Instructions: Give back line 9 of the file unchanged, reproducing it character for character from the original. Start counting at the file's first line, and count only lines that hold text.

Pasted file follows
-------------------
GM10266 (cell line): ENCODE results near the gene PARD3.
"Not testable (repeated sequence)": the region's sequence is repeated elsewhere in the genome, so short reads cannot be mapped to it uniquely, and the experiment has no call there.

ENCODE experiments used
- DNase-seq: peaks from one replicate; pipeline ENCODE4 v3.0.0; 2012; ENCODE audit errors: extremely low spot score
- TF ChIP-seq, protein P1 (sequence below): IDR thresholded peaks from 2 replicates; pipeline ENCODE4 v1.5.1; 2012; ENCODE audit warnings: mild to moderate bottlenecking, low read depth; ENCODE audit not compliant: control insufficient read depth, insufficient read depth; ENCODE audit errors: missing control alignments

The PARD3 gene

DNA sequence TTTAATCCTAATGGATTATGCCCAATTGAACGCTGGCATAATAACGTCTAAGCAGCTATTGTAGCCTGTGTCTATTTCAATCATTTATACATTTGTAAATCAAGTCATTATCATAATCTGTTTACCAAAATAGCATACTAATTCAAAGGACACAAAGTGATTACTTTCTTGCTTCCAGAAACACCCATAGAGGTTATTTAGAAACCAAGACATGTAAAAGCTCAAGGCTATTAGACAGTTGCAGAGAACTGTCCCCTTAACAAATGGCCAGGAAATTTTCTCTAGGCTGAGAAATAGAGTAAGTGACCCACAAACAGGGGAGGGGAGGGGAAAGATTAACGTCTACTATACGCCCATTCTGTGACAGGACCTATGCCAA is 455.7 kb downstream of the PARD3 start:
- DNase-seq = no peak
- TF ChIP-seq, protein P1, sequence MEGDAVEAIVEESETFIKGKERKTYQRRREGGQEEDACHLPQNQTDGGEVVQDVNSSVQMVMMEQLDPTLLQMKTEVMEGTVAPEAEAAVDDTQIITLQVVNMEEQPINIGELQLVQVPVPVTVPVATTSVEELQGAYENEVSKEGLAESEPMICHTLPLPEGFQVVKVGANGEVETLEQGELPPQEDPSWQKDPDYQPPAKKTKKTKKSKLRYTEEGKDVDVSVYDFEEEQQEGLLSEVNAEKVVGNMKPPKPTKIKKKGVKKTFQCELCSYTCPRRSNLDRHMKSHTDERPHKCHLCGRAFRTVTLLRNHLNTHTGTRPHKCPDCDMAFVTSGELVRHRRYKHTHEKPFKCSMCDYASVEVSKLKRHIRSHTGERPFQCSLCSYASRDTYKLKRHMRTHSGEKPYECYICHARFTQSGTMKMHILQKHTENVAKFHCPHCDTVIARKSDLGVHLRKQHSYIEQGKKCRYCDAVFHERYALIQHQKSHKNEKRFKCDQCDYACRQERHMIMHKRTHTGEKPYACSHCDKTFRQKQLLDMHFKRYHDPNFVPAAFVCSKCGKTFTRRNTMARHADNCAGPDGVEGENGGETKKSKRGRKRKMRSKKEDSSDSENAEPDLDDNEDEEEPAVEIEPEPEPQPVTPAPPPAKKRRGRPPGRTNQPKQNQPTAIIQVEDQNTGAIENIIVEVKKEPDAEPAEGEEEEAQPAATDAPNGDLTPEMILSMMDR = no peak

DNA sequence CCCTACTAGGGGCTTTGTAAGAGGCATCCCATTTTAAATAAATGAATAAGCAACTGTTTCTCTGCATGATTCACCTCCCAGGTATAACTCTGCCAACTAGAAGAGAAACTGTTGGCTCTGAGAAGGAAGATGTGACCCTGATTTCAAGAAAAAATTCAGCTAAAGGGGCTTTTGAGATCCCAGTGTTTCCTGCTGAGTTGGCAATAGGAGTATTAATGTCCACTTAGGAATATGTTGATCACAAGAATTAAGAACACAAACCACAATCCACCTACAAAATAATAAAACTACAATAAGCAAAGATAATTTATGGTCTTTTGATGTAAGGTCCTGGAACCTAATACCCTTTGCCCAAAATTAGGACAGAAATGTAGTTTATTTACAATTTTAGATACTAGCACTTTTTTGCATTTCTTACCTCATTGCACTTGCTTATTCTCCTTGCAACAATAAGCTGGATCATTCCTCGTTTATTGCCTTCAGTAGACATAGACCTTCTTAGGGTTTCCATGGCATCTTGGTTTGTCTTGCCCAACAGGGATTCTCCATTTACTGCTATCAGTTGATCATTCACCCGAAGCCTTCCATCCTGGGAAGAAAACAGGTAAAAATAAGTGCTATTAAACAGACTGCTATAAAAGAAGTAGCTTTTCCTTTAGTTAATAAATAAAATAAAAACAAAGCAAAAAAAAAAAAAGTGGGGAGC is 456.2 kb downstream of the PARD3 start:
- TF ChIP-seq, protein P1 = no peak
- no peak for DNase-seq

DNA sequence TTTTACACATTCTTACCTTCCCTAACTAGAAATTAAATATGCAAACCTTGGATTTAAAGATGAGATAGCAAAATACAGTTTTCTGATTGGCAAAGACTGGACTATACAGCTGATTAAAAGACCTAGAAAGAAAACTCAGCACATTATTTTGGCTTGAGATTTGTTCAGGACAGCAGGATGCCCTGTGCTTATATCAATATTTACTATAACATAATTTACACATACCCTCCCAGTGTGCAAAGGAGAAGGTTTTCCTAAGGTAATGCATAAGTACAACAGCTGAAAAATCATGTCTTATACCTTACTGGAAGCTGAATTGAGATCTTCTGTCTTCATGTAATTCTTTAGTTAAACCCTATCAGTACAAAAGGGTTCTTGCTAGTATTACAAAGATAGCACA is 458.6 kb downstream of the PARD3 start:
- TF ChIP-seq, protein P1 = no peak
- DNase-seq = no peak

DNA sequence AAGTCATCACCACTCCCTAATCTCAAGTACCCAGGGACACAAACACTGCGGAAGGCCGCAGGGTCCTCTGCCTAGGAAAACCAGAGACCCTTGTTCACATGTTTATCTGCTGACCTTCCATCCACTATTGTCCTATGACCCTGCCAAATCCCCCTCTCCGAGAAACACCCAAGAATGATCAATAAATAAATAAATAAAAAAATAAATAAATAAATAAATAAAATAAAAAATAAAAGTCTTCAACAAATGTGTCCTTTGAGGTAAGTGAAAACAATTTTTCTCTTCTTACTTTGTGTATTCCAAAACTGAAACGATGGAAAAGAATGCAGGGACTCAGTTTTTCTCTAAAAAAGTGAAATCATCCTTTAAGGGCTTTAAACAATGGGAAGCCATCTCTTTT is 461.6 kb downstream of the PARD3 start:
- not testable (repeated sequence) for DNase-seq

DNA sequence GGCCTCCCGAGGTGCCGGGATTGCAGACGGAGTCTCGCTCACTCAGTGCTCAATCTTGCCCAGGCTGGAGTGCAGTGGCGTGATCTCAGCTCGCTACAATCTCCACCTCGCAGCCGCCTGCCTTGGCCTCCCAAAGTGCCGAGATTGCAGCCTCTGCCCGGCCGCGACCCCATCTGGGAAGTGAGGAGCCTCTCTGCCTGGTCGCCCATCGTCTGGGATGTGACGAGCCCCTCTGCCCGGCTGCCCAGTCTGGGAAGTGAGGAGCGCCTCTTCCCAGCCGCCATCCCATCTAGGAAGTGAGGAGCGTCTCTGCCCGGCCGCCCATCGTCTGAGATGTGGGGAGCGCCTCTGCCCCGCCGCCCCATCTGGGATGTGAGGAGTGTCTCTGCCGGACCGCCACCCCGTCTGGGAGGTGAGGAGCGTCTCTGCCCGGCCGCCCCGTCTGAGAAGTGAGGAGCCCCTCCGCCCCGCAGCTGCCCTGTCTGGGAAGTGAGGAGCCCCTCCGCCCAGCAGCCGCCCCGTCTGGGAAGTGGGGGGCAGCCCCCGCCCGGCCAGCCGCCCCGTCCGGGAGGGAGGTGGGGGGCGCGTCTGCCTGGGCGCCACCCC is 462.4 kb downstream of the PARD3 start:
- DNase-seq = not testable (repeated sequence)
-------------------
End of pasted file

- TF ChIP-seq, protein P1, sequence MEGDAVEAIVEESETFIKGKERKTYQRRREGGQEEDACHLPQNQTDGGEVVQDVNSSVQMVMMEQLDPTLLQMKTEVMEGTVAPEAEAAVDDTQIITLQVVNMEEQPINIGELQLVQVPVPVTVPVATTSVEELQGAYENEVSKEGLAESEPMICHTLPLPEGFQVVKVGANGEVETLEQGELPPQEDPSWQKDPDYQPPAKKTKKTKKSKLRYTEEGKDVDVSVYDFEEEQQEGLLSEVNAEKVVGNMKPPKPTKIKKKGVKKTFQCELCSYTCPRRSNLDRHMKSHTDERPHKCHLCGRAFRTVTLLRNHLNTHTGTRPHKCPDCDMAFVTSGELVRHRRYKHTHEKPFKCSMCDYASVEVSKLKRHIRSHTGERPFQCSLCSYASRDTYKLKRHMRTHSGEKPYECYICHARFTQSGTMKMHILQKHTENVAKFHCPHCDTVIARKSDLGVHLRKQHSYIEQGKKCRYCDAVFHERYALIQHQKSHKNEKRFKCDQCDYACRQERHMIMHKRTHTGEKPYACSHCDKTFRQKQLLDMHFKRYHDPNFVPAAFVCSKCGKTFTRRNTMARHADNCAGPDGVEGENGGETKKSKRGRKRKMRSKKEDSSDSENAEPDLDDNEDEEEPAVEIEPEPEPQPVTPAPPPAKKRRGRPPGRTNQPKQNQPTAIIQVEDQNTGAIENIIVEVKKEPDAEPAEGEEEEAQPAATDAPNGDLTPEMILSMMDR = no peak